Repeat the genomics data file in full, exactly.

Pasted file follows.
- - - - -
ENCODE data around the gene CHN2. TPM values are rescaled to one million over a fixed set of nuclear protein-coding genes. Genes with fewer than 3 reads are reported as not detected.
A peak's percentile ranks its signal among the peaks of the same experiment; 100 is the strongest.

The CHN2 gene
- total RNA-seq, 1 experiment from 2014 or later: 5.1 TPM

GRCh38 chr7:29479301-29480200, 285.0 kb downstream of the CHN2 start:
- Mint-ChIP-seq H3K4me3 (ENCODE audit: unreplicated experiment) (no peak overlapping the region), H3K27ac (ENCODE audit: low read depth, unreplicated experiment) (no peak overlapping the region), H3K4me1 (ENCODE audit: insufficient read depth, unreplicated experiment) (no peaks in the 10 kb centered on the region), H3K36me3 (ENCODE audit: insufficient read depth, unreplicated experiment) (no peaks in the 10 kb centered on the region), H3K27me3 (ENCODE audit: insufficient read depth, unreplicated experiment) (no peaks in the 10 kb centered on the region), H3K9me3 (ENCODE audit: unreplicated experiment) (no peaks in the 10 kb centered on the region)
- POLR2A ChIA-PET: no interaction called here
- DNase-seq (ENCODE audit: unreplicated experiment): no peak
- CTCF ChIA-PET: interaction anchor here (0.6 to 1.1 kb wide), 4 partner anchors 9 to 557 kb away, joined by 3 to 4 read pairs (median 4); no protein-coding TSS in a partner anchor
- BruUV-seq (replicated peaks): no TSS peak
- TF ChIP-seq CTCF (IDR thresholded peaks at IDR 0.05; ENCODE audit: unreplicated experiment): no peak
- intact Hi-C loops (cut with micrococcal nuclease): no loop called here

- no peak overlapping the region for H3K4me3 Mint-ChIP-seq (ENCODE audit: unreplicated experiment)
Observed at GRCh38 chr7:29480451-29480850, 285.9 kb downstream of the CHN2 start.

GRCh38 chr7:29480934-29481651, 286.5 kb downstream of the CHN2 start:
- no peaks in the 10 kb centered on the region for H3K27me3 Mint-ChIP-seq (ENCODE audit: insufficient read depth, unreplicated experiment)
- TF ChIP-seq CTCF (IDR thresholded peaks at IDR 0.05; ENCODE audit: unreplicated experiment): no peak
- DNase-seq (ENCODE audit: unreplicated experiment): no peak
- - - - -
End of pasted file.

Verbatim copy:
ENCODE data around the gene CHN2. TPM values are rescaled to one million over a fixed set of nuclear protein-coding genes. Genes with fewer than 3 reads are reported as not detected.
A peak's percentile ranks its signal among the peaks of the same experiment; 100 is the strongest.

The CHN2 gene
- total RNA-seq, 1 experiment from 2014 or later: 5.1 TPM

GRCh38 chr7:29479301-29480200, 285.0 kb downstream of the CHN2 start:
- Mint-ChIP-seq H3K4me3 (ENCODE audit: unreplicated experiment) (no peak overlapping the region), H3K27ac (ENCODE audit: low read depth, unreplicated experiment) (no peak overlapping the region), H3K4me1 (ENCODE audit: insufficient read depth, unreplicated experiment) (no peaks in the 10 kb centered on the region), H3K36me3 (ENCODE audit: insufficient read depth, unreplicated experiment) (no peaks in the 10 kb centered on the region), H3K27me3 (ENCODE audit: insufficient read depth, unreplicated experiment) (no peaks in the 10 kb centered on the region), H3K9me3 (ENCODE audit: unreplicated experiment) (no peaks in the 10 kb centered on the region)
- POLR2A ChIA-PET: no interaction called here
- DNase-seq (ENCODE audit: unreplicated experiment): no peak
- CTCF ChIA-PET: interaction anchor here (0.6 to 1.1 kb wide), 4 partner anchors 9 to 557 kb away, joined by 3 to 4 read pairs (median 4); no protein-coding TSS in a partner anchor
- BruUV-seq (replicated peaks): no TSS peak
- TF ChIP-seq CTCF (IDR thresholded peaks at IDR 0.05; ENCODE audit: unreplicated experiment): no peak
- intact Hi-C loops (cut with micrococcal nuclease): no loop called here

- no peak overlapping the region for H3K4me3 Mint-ChIP-seq (ENCODE audit: unreplicated experiment)
Observed at GRCh38 chr7:29480451-29480850, 285.9 kb downstream of the CHN2 start.

GRCh38 chr7:29480934-29481651, 286.5 kb downstream of the CHN2 start:
- no peaks in the 10 kb centered on the region for H3K27me3 Mint-ChIP-seq (ENCODE audit: insufficient read depth, unreplicated experiment)
- TF ChIP-seq CTCF (IDR thresholded peaks at IDR 0.05; ENCODE audit: unreplicated experiment): no peak
- DNase-seq (ENCODE audit: unreplicated experiment): no peak